This is a good example of what has been going on for some time.  Oversight and ability of  investigation and enforcement agencies to do their duty and purposefully complete investigations and case development with an eye on prosecution and real resolution of the problems caused by the massive fraud, waste, abuse and corruption that is going on at nearly every level of government and in industry.  This situation is further exacerbated by near paralysis in the area of justice, and ability or willingness to prosecute by those who should be our strongest advocates for clean up.  Think about what has happened at the federal level in Department of Justice (Eric Holder).  GFS
From the Sacramento Bee:
October 28, 2010

Whistleblower: Cooley’s office slow to act on Bell corruption

Campaigning for higher office, Los Angeles District Attorney Steve Cooley touts his crackdown on Bell city officials for alleged public corruption — but a whistleblower says he complained more than a year before prosecutors took action.

Democrat Kamala Harris, Cooley’s opponent for attorney general, accused the Republican on Thursday of dragging his feet in the Bell probe. Her campaign officials pressed the argument by releasing a letter from Cooley’s office and holding a news conference featuring the whistleblower, James Corcoran, retired Bell police sergeant.

“We just want to know, very simply, why it took an election year — and getting close to an election — to take any action on this,” said Ace Smith, Harris political consultant. “It’s outrageous. … This is basically neglect that has cost the residents of California and the people of Bell millions and millions of dollars.”

Kevin Spillane, Cooley spokesman, characterized the accusations as a political stunt days before Tuesday’s balloting.

“This is just political second-guessing motivated by the election, and it’s coming from a losing candidate who is desperate to turn around her campaign,” Spillane said.

Accusations of corruption in Bell rocked the state for months, climaxing with a September press conference in which Cooley announced dozens of charges against former Bell City Manager Robert Rizzo and seven other officials accused of misappropriating $5.5 million in public funds.

Corcoran said Thursday that Los Angeles prosecutors could have intervened long before they did, as early as April 2009, when he met for three hours with DA officials to complain about Bell improprieties.

“If (Cooley) would have taken action earlier, perhaps this thing would have taken a different direction,” Corcoran said.

Corcoran said that as the April meeting ended, an investigator for the DA’s Office suggested that the whistleblower ask a Bell public official to submit a letter about corruption in the city.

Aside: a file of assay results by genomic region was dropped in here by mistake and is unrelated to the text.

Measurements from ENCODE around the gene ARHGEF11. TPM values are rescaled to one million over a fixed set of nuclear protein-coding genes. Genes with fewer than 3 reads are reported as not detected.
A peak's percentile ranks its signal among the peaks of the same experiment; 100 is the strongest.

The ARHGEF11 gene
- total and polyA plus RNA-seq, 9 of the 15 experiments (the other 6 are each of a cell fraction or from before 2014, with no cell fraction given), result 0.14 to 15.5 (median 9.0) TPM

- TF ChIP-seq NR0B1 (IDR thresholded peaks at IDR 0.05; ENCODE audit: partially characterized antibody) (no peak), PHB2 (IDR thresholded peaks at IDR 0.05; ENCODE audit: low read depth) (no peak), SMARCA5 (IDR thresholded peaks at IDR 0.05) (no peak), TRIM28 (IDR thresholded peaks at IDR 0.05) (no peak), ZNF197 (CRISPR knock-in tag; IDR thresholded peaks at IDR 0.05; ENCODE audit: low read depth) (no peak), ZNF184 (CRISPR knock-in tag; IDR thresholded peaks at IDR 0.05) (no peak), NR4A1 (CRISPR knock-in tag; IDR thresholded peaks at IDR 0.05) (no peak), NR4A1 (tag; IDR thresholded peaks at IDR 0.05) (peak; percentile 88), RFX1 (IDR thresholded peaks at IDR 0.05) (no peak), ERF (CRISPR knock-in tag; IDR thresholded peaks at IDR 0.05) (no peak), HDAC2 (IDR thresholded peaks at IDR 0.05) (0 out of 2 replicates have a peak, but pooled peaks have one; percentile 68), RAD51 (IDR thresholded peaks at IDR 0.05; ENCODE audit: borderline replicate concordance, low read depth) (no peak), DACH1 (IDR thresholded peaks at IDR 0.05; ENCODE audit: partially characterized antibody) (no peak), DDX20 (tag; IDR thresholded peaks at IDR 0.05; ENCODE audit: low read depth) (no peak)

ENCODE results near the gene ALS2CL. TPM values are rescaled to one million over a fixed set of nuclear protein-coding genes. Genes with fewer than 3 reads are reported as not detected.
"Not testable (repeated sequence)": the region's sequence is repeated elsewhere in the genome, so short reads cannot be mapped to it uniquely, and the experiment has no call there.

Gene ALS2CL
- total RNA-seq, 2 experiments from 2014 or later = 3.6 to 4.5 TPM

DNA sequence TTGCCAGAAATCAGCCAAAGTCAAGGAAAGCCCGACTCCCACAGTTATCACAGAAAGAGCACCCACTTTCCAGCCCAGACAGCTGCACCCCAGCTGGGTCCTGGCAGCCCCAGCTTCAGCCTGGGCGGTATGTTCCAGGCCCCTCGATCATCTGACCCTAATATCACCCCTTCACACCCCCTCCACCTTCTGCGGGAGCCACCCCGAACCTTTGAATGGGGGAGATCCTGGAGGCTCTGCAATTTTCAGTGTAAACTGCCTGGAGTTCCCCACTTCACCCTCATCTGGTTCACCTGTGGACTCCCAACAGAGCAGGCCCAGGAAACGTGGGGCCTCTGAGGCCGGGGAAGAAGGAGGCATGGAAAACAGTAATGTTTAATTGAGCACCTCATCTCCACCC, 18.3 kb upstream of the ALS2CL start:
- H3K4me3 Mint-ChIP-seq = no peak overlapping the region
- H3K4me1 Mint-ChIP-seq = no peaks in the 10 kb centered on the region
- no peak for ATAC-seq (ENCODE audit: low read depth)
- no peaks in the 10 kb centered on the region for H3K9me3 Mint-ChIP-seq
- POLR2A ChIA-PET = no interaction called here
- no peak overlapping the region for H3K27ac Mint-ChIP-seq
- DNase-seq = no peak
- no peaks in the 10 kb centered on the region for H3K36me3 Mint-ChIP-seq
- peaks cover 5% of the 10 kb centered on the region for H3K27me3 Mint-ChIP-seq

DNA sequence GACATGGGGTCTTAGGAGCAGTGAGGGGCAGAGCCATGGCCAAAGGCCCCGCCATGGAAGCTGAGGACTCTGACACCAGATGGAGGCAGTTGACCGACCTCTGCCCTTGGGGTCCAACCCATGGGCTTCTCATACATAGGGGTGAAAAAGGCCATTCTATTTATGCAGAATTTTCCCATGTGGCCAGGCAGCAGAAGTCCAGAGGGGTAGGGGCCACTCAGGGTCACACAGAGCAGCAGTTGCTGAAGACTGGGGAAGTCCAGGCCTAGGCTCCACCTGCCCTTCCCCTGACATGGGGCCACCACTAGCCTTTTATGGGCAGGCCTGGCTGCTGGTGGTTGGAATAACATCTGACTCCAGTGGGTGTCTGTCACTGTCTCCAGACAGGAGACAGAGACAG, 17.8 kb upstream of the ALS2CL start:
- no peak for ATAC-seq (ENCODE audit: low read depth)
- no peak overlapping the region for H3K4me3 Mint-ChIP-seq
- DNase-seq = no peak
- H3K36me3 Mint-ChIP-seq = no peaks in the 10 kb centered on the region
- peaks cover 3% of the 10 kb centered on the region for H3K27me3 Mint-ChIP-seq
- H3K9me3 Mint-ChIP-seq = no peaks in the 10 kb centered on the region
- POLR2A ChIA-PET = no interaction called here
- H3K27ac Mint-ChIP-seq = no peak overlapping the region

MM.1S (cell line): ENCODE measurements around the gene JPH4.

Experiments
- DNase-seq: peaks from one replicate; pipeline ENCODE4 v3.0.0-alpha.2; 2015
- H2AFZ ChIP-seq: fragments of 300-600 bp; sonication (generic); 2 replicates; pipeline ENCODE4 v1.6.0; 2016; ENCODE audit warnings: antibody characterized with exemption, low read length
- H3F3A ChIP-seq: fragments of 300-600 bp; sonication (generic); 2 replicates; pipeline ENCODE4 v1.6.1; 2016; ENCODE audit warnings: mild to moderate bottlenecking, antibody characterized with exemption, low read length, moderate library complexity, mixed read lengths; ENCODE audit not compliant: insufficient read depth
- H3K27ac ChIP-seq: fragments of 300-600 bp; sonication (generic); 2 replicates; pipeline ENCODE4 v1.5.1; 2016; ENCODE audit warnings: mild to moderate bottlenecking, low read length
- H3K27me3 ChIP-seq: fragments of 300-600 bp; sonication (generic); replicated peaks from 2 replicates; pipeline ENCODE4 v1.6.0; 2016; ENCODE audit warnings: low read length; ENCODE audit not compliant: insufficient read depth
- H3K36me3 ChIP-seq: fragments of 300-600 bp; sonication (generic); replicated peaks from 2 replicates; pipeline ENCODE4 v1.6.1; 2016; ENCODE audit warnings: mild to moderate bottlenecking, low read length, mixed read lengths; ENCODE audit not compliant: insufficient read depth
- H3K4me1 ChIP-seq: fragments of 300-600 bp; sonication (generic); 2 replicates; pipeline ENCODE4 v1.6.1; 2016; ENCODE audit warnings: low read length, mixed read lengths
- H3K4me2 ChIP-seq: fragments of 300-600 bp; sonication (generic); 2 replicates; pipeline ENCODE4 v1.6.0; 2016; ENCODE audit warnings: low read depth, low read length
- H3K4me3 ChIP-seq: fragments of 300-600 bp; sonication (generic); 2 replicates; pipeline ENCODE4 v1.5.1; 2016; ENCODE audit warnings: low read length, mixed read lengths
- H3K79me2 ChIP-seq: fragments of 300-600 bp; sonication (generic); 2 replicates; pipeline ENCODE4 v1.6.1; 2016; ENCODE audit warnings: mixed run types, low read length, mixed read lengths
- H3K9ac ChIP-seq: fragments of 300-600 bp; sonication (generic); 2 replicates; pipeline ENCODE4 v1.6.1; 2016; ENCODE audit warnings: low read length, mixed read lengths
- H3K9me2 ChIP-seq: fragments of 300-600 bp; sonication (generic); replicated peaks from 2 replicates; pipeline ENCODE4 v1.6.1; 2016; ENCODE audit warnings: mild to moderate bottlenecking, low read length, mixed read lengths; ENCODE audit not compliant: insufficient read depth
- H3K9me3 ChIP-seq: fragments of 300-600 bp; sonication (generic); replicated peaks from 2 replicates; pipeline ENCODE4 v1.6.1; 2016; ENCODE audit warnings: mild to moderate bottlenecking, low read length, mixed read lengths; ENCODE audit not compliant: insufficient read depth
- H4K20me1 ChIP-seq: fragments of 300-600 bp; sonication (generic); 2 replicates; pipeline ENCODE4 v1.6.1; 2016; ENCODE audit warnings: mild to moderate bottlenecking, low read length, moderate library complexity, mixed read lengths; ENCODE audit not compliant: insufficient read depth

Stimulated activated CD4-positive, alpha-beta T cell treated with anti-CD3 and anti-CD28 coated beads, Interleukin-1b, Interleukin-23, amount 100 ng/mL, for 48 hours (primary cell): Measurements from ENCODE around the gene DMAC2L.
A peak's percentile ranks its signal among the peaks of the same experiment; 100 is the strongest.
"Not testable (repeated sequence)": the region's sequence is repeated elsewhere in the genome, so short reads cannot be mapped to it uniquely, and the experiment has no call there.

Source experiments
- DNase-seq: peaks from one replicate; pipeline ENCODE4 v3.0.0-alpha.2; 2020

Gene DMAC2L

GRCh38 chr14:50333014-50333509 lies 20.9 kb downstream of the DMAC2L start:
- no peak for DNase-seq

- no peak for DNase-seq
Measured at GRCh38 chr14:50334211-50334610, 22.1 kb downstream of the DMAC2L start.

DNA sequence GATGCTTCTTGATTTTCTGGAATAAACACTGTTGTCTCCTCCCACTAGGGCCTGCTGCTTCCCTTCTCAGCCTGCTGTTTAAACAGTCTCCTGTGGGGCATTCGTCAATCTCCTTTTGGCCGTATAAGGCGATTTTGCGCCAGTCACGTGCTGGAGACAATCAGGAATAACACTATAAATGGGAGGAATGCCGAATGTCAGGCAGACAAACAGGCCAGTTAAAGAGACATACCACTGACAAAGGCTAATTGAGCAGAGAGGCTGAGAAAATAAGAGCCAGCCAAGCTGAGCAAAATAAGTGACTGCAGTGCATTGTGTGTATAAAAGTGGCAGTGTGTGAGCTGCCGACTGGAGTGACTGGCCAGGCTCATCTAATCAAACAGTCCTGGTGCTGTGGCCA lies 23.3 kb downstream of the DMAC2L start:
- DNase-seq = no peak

Former Bell Councilman Victor Bello wrote such a letter, saying that he had witnessed public corruption, bribery, underhanded real estate deals, unethical retirement arrangements, police misconduct and possible voter fraud.

Weeks later, in May 2009, Bello received a written response from David E. Demerjian, head of Cooley’s Public Integrity Division, that indicated an investigation had begun but requested more detailed information to continue it.

Bello responded in June 2009 with specifics about alleged wrongdoing by one Bell building official that ranged from accepting bribes for building permits to profiting personally by selling confiscated vendor merchandise.

“It was actionable information, things that could be and should have been followed up on,” Corcoran said Thursday. “That was the last I heard from the DA’s office (last year).”

In early 2010, Corcoran tried again, meeting separately with two officials from the DA’s office, one of whom aggressively pursued his complaints of improprieties and that’s “when this whole thing opened up,” he said.

Demerjian said that Cooley was not involved in day-to-day decisions made in 2009 about the Bell case.

The probe took time to percolate, but it was not dropped in 2009, Demerjian said.

“There were numerous allegations coming in, but none of them really provided any workable leads until the early part of this year,” he said.

In March, prosecutors were zeroing in on salary improprieties involving Bell city officials, Demerjian said.

Four months later, in July, the Los Angeles Times wrote a story exposing massive salaries of Bell city officials and sparking public controversy about actions by officials there.

Shortly thereafter, Cooley announced that his office had been gathering information since March and had launched a multipronged investigation into possible voter fraud and conflicts of interest involving Bell city business.

Demerjian said he did not think it was fair to accuse Cooley of fumbling the case last year.

“I believe it to be unfair, yes, but people can make of it what they wish,” he said. “These kinds of things take time. We need facts which allege a crime and some kind of workable leads.”

Categories: 2010 Attorney General race

Posted by Jim Sanders


Read more: